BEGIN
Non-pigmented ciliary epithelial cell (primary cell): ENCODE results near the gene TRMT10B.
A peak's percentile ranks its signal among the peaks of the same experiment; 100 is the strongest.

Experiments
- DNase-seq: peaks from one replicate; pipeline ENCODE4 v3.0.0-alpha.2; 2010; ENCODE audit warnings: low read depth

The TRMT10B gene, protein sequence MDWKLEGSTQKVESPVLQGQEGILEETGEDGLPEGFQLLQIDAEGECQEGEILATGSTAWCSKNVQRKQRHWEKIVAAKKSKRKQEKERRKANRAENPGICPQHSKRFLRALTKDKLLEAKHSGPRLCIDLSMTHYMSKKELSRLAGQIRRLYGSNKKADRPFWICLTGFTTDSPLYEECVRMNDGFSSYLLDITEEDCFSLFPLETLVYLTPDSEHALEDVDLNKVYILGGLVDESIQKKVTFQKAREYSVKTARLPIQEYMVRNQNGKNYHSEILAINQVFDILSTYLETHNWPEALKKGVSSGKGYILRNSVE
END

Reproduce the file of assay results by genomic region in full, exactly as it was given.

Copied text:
Non-pigmented ciliary epithelial cell (primary cell): ENCODE results near the gene TRMT10B.
A peak's percentile ranks its signal among the peaks of the same experiment; 100 is the strongest.

Experiments
- DNase-seq: peaks from one replicate; pipeline ENCODE4 v3.0.0-alpha.2; 2010; ENCODE audit warnings: low read depth

The TRMT10B gene, protein sequence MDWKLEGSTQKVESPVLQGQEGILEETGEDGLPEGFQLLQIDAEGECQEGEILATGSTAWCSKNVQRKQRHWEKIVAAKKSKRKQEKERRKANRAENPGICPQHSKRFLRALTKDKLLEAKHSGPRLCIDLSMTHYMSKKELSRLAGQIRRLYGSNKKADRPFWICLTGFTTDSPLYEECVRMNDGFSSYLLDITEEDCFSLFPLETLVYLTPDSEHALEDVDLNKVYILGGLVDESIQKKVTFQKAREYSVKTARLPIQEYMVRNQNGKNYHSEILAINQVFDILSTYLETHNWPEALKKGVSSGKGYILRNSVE